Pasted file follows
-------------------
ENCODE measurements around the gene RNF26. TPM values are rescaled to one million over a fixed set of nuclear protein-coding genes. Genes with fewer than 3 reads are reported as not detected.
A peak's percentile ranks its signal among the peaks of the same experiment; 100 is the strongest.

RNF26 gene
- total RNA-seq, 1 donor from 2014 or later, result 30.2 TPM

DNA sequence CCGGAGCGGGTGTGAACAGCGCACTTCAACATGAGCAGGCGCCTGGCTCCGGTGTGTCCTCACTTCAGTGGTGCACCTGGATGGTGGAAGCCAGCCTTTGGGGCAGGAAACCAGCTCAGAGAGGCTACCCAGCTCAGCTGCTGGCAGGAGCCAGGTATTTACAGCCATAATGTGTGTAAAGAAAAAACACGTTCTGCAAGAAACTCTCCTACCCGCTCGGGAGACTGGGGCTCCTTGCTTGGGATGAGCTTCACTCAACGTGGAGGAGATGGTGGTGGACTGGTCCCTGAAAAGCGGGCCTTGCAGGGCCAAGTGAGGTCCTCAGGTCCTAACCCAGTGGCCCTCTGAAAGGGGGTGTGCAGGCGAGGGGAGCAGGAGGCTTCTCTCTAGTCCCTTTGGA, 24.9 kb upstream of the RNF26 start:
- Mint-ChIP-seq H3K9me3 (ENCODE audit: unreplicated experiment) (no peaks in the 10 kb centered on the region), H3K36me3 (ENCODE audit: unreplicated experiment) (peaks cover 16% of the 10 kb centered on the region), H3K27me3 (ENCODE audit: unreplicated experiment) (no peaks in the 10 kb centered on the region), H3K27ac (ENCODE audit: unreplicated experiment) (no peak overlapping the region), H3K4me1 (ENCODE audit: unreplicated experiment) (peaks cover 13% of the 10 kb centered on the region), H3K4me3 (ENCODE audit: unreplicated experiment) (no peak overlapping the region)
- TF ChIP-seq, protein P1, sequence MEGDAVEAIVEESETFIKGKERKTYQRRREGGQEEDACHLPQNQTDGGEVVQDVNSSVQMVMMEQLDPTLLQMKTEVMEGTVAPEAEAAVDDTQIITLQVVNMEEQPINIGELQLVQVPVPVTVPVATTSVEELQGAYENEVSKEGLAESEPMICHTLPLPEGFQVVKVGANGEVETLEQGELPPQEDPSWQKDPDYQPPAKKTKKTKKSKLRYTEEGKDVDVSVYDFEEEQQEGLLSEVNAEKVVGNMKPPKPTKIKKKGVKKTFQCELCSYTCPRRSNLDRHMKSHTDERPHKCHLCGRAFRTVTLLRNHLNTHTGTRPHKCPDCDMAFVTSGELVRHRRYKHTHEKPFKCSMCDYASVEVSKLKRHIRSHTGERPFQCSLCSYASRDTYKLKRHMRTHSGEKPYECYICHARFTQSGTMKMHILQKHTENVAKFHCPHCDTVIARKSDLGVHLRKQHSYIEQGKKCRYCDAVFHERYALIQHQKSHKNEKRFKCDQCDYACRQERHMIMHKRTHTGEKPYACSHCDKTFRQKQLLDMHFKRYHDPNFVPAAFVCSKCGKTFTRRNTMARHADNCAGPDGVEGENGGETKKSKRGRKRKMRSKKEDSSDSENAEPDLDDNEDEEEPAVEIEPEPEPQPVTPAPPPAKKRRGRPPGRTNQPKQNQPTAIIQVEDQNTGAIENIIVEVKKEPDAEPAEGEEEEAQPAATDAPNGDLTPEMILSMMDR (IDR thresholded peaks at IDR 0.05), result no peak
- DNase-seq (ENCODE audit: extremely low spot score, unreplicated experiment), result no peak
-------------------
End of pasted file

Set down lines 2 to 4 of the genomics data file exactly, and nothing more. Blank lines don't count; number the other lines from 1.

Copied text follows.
A peak's percentile ranks its signal among the peaks of the same experiment; 100 is the strongest.

RNF26 gene
- total RNA-seq, 1 donor from 2014 or later, result 30.2 TPM